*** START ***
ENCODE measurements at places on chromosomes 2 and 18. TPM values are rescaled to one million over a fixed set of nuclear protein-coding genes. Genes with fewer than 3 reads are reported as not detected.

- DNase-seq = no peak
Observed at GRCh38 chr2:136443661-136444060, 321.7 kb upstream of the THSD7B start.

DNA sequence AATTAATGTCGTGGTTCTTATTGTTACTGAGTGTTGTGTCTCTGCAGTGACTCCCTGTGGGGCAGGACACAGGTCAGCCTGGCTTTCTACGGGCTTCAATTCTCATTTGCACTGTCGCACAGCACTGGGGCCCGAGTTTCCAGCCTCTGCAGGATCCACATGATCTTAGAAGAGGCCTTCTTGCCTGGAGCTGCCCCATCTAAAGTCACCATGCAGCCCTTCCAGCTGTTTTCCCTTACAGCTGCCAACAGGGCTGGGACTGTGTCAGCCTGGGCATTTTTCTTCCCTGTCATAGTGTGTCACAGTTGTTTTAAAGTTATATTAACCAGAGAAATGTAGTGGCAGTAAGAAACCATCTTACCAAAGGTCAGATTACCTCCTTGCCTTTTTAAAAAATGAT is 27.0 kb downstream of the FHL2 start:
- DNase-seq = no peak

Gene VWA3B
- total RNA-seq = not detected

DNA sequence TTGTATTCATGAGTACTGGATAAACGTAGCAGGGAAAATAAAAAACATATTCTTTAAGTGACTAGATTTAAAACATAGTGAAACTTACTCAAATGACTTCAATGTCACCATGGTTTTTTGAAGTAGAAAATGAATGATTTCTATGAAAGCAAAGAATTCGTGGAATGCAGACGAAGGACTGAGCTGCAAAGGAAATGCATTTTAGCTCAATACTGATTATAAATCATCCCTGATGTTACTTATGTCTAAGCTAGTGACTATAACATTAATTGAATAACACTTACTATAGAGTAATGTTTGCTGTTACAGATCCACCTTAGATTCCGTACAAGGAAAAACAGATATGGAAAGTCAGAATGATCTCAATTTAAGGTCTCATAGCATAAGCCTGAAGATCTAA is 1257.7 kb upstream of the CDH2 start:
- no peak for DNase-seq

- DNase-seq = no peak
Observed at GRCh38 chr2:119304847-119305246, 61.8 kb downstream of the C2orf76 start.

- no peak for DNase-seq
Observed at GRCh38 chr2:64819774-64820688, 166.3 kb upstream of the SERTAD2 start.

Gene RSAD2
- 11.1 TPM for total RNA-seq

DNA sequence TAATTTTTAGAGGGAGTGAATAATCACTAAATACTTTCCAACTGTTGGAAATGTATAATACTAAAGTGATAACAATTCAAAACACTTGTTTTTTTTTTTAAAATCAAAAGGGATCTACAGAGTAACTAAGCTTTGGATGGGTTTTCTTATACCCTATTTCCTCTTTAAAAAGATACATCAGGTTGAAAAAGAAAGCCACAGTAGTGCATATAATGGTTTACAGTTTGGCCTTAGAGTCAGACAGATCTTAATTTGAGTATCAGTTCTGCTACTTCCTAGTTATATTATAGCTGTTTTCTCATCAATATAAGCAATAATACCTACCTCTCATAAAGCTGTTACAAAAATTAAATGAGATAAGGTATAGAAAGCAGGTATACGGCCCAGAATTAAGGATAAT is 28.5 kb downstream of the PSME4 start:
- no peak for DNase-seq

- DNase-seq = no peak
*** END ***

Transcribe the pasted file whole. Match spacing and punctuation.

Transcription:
ENCODE measurements at places on chromosomes 2 and 18. TPM values are rescaled to one million over a fixed set of nuclear protein-coding genes. Genes with fewer than 3 reads are reported as not detected.

- DNase-seq = no peak
Observed at GRCh38 chr2:136443661-136444060, 321.7 kb upstream of the THSD7B start.

DNA sequence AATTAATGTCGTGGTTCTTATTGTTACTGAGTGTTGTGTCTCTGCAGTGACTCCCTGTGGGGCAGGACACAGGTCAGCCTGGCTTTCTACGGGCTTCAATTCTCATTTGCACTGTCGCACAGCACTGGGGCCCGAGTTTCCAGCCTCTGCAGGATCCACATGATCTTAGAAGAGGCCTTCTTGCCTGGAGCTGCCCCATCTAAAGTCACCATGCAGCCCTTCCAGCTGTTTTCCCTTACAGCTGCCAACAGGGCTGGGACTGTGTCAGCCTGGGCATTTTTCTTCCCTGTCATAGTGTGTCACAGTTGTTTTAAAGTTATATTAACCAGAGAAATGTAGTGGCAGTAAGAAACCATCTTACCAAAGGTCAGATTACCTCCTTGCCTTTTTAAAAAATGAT is 27.0 kb downstream of the FHL2 start:
- DNase-seq = no peak

Gene VWA3B
- total RNA-seq = not detected

DNA sequence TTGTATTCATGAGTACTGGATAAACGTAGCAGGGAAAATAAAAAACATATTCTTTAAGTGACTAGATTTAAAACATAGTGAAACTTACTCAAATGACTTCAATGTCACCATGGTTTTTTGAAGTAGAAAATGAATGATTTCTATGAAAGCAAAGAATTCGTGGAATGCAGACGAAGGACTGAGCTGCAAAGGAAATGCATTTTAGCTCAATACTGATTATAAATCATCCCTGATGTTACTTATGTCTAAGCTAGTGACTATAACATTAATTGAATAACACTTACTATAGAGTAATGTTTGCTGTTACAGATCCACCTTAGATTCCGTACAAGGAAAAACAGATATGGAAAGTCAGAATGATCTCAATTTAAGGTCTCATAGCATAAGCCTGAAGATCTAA is 1257.7 kb upstream of the CDH2 start:
- no peak for DNase-seq

- DNase-seq = no peak
Observed at GRCh38 chr2:119304847-119305246, 61.8 kb downstream of the C2orf76 start.

- no peak for DNase-seq
Observed at GRCh38 chr2:64819774-64820688, 166.3 kb upstream of the SERTAD2 start.

Gene RSAD2
- 11.1 TPM for total RNA-seq

DNA sequence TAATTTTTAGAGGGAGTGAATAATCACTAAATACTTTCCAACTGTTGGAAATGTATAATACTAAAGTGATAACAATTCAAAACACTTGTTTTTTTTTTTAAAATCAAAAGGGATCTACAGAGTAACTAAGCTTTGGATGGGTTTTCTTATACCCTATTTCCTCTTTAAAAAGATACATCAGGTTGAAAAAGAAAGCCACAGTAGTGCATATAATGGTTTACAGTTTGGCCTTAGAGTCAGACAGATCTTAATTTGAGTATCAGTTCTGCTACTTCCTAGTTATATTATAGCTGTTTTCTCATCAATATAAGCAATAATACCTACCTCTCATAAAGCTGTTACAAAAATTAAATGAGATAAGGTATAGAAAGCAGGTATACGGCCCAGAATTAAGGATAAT is 28.5 kb downstream of the PSME4 start:
- no peak for DNase-seq

- DNase-seq = no peak